This could lead to an impaired host immune system, with a particularly harmful effect on the T-cell system and develop from the stem cells present in the bone marrow.
This could lead to an increased risk of infection and increased morbidity and mortality in hospitalized patients.
May Cause A Nutritional Deficit
A meal that is very high in protein has a chance of lacking nutrition in food. Experts suggest consuming a balanced and healthy diet plan by adding carbs and healthy fats.
Doing this will help your body to get nutrition and avoid nutritional diseases. In some rare cases, our body can get flooded with protein that doesn’t get utilized.
It will cause a metabolic strain on bones, kidneys, and liver. Some of your diets can unknowingly cut down the key nutrients from your meals.
Do We Need Proteins In Our Body?
Protein is a nutrient that your body requires to function properly and be healthy. Organs, muscles, tissues, bones, and hair all include more than 10,000 different types.
Protein also plays a vital role in the processes that feed your energy and transport oxygen throughout your blood.
As a result, it aids in the production of antibodies that can fight off disease, as well as in the growth and maintenance of healthy cells.
Body Requirement Of Protein
Your weight, age, body composition objectives, physical activity, and body health all play a role in how much protein your body needs. 0.8 grams per kilogram of body weight is the RDA for protein, says the research.
Although this is the very minimum for most people to avoid muscle loss, meet their amino acid needs, and keep their nitrogen balance in check, it’s crucial to remember that.
If one is just starting with a daily exercise routine or a seasoned bodybuilder, they might require substantially greater protein intakes than the RDA.
Many professional organizations recommend 0.54–0.9 grams of protein per pound (1.2–2 grams per kg) of body weight per day.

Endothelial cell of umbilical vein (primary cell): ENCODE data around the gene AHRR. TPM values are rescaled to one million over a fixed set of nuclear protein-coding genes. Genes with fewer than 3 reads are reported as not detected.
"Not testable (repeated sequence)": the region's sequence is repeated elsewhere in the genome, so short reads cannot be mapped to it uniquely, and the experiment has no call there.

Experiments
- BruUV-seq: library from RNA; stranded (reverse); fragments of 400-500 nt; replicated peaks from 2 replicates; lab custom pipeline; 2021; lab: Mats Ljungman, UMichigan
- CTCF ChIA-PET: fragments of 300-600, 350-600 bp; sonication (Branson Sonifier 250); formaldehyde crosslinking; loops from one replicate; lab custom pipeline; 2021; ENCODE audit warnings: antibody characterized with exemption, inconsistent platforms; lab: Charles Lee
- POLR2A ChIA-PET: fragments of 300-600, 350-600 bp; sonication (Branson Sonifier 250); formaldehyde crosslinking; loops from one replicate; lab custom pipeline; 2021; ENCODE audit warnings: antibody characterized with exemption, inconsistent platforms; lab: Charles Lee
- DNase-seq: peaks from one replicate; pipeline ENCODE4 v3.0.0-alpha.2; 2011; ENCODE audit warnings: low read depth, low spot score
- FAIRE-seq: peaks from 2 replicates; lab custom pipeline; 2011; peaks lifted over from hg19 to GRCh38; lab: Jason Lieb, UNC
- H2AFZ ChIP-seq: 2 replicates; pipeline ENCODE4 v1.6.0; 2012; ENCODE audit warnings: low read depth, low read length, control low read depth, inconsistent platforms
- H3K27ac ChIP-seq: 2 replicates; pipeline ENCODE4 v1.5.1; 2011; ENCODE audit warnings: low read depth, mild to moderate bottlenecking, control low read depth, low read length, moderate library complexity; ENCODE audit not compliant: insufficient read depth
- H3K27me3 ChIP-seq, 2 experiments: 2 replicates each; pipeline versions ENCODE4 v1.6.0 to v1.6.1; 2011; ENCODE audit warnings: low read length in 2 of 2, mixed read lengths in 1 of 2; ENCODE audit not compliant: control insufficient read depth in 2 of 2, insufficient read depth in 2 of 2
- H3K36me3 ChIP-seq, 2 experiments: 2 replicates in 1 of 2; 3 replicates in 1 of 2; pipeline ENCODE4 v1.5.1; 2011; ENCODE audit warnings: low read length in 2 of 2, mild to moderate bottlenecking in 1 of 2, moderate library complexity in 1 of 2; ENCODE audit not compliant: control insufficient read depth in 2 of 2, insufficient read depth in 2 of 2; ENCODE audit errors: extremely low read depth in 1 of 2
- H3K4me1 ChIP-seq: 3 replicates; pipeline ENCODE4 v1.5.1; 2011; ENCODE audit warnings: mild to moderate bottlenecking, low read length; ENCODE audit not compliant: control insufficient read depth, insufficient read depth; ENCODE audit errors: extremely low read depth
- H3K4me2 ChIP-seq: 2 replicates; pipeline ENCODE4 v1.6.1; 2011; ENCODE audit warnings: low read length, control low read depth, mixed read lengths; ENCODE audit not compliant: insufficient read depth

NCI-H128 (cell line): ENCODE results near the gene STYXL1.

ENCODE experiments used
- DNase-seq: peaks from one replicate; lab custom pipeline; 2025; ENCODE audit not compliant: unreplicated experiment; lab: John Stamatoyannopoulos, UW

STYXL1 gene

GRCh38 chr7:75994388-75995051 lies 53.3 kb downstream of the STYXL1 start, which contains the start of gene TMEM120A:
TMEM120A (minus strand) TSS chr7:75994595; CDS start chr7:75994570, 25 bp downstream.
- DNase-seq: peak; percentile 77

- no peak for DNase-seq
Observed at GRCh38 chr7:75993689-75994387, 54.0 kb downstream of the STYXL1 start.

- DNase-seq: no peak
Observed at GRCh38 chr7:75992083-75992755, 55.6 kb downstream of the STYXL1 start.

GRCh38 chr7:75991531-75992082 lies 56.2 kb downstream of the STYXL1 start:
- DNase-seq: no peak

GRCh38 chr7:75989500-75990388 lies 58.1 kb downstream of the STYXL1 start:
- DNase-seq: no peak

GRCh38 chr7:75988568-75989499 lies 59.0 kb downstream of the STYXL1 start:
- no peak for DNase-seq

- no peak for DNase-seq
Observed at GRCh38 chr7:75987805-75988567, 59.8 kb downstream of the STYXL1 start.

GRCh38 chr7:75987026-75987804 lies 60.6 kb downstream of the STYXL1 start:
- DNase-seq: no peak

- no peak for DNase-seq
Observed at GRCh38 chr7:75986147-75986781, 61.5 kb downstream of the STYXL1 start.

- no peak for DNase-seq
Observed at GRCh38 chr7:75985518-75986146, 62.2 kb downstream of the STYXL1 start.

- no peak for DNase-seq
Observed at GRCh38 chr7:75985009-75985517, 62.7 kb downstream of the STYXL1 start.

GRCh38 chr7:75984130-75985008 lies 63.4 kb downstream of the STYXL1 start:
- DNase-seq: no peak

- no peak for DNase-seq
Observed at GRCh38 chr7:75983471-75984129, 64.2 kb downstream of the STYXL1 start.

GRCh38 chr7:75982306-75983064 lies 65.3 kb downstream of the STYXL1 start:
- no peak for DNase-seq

Athletes’ needs may be considerably greater. Several groups require more protein than the general population: pregnant women, the elderly, and those with particular health issues to name a few.
Can Too Much Protein Be Harmful?
In short, the answer is yes, too much protein intake is indeed harmful to our health. For example, people who consume protein in excess have a chance of getting kidney stones.
High protein food like red meat can raise the risk of heart disease and colon tumors.
You’ll have enough energy and nutrition to go through the day if you follow a diet that’s right for you. As long as this high-protein eating regimen results in an active body and an invigorated mind, it might be considered a high-protein diet.
For those with specific health concerns, a high-protein diet can have beneficial effects, but it may not be appropriate for everyone. Consider consulting with a doctor or nutritionist before making any major changes to your diet.
Working4Health prefers using primary and verified references. We have strict sourcing guidelines and our primary references include peer-reviewed research, academic, and medical institution studies.
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Otella has an experience of around eight years of writing about health and nutrition-related topics. She is a full-time mother and a housewife, and the time she has left after doing her mother and household duties is spent writing for Working for Health as a full-time writer. Her life goal is to raise both her boys into a gentleman, and at the same time, she wants to educate people on how to keep themselves fit by tweaking their daily diet.